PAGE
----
According to the dictionary, stigma is a mark of disgrace or infamy; a stain or reproach, as on one’s reputation.
A mark of disgrace? This is serious business, here. Disgrace is defined as the loss of honor, respect, or esteem, and is synonymous with shame.
Since when is it shameful to recognize life could be experienced more joyfully and to choose to take action towards improving how one interacts with the world?
We are not broken, damaged, or diseased if we have intense feelings that create disturbance or disruption to our functioning.
We are not weak if we feel these feelings.
There is nothing wrong with us, only something that has happened to us.
Something physically, psychologically, spiritually, sexually, mentally, emotionally, biologically happened, and it did one of two things: it began a perpetual pinball-type reaction of circumstances, beliefs, and emotional responses that increase in velocity and intensity at every ricochet, or it heaved the entirety of our world off its axis and shattered the stand on which it rested, leaving us to construct a new one.
We are not damaged.
We are different.
When I say different, I do not mean different from the average person.
Averages are for math. They don’t have a place in my view of emotional wellbeing.
We are different from the self we’ve envisioned and strived to have. Something doesn’t feel right inside, and it’s affecting our interface with life.
I liken going to therapy for mental/emotional/psychological health just as going to physical therapy for physical health. In physical therapy, there is something in our bodies that does not feel right and we wish the discomfort to go away so we can engage in our activities, responsibilities, and relationships again.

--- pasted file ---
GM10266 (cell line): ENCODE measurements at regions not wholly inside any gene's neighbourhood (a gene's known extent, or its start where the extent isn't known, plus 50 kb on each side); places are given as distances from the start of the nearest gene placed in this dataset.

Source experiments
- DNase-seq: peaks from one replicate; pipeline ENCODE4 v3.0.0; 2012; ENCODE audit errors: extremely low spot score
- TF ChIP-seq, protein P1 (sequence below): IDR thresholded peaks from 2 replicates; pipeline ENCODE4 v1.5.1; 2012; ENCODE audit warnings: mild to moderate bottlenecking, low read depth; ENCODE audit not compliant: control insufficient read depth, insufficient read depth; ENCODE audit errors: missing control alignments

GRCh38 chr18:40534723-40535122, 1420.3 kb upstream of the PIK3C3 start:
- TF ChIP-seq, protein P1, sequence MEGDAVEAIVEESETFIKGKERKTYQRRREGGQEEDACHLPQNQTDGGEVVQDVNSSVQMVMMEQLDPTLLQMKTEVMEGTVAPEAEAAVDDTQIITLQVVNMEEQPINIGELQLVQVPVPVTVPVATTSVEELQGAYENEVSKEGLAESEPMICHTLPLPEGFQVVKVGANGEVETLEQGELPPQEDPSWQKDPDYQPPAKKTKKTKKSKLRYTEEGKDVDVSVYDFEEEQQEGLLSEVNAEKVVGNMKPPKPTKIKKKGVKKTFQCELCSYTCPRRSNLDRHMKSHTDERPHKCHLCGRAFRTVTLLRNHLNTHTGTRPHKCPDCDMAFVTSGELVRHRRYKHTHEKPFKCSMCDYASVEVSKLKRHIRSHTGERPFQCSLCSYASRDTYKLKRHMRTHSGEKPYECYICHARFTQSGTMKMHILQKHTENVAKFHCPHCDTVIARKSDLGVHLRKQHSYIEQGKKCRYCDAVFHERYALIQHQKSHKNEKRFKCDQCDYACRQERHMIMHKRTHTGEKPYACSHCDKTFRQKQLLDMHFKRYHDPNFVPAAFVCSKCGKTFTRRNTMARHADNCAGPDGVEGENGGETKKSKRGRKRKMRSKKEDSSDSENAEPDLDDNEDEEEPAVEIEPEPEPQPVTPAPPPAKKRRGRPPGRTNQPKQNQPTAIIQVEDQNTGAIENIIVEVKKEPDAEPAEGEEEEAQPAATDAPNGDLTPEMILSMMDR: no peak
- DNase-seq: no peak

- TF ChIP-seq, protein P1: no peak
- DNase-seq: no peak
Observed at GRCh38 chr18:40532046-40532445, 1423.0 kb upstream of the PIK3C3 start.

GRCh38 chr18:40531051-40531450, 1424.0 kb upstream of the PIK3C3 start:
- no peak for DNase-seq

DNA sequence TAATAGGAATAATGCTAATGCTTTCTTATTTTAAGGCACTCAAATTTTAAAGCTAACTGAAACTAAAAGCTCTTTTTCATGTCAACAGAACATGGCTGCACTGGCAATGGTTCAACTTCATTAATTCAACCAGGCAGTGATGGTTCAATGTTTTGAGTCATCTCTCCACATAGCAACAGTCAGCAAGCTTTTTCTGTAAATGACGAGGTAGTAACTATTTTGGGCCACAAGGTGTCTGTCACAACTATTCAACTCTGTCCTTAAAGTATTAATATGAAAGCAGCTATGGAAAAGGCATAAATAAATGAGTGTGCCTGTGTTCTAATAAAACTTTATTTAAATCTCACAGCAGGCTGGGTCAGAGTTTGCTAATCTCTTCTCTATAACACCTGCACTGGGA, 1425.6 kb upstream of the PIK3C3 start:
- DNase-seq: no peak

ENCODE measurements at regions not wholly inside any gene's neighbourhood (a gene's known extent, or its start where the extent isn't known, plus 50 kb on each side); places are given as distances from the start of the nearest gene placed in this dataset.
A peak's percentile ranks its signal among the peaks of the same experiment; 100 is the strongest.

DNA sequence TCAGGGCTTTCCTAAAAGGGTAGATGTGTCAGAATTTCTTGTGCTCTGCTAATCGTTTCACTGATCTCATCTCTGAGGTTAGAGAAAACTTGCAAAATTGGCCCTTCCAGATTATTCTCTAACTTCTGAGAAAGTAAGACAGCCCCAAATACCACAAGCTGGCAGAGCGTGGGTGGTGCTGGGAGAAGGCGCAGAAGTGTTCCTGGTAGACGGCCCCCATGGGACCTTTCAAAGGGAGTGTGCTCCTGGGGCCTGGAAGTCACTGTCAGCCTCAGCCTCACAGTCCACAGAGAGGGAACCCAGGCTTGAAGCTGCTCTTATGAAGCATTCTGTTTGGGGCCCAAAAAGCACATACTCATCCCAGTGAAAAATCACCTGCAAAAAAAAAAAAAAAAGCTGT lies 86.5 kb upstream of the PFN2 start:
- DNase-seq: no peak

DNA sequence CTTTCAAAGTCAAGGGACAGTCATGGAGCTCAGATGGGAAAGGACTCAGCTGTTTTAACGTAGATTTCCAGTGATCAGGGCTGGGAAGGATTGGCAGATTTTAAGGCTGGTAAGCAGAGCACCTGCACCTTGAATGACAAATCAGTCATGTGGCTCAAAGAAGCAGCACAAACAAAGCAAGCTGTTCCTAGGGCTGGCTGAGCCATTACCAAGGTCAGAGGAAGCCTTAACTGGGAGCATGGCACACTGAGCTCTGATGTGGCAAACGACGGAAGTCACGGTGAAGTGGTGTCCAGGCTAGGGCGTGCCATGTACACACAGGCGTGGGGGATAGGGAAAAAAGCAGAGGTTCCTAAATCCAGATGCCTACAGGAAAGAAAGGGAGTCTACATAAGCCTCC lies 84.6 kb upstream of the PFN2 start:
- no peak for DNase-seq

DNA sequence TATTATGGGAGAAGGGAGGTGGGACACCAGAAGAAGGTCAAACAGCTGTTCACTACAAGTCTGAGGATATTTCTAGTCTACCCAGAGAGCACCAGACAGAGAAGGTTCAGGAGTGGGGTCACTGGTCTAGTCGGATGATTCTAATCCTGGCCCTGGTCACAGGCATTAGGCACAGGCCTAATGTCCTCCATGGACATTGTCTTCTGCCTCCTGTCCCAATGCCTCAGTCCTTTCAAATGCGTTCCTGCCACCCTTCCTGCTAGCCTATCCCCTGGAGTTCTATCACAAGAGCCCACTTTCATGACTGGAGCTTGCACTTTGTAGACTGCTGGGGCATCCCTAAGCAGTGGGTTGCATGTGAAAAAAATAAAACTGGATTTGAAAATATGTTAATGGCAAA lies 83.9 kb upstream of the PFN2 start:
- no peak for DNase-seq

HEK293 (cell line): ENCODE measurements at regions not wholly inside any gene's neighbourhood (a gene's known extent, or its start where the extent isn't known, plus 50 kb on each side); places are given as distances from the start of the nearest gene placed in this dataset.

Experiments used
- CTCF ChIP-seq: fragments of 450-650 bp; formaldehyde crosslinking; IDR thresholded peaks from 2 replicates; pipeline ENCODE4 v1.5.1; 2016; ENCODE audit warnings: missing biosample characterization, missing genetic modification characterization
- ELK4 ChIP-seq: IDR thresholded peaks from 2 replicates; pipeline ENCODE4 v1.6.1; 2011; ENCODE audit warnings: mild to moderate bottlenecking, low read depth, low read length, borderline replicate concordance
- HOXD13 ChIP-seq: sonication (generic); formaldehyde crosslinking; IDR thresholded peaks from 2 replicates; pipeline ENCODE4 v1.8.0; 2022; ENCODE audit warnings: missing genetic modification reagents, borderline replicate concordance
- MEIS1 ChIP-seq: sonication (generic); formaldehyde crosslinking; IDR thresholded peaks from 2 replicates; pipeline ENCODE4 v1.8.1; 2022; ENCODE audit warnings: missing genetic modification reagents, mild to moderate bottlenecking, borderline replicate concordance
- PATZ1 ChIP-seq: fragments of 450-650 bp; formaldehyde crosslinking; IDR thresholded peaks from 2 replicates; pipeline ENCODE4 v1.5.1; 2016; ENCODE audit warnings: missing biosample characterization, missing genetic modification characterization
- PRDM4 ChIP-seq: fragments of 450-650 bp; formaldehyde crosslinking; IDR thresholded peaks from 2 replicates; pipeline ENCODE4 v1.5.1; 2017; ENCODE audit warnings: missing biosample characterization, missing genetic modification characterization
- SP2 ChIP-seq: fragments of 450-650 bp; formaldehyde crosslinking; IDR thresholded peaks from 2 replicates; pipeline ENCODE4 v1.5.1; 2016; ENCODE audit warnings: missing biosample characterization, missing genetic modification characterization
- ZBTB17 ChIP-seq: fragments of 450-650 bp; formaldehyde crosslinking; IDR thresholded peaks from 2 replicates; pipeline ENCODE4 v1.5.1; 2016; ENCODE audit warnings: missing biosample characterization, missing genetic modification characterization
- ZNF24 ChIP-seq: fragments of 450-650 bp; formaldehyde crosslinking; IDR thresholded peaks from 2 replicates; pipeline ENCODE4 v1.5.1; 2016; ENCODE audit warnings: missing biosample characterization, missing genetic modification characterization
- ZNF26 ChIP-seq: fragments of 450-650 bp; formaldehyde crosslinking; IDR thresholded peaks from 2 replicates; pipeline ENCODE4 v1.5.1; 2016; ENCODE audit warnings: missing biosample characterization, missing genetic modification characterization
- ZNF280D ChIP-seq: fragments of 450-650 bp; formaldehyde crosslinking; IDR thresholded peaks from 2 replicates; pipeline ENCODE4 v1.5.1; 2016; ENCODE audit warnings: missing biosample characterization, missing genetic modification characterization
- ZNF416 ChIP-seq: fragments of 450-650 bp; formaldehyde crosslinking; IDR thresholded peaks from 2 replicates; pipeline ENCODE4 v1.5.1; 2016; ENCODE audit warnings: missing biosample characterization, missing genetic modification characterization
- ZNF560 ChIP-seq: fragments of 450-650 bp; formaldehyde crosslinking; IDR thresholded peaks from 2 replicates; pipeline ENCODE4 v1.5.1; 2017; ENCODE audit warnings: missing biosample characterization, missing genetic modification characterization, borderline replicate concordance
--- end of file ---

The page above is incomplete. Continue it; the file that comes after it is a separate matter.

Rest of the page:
The physical therapist evaluates us, seeing where we hurt and what we are doing when we experience pain. A plan is devised to work through the pain, with the goal to regain as much functioning as we’ve had before, taking into account any accommodations that need to be made if there was a sudden traumatic injury that has changed our mobility somehow. An important part of physical therapy is learning how to renegotiate our environment after functioning below our personal maximum potential.
When someone attends physical therapy after a long-term condition has changed the way they function in their daily life, are they looked upon as weak? Defective? Diseased?
What about after a sudden traumatic incident, such as a car accident, are they weak?
Why are we kind, encouraging, and accepting of physical therapy but dismissive and judgmental of therapy related to the rest of our being?
I reject this viewpoint. I rail against the stigma.
Here is a link to 21 different comics that address mental health and the attitudes we have toward its care. I believe some of them are right on the money with how we treat emotional well-being vs. physical well-being.
Thank you for visiting my blog.
Wishing you peace, love, and prosperity.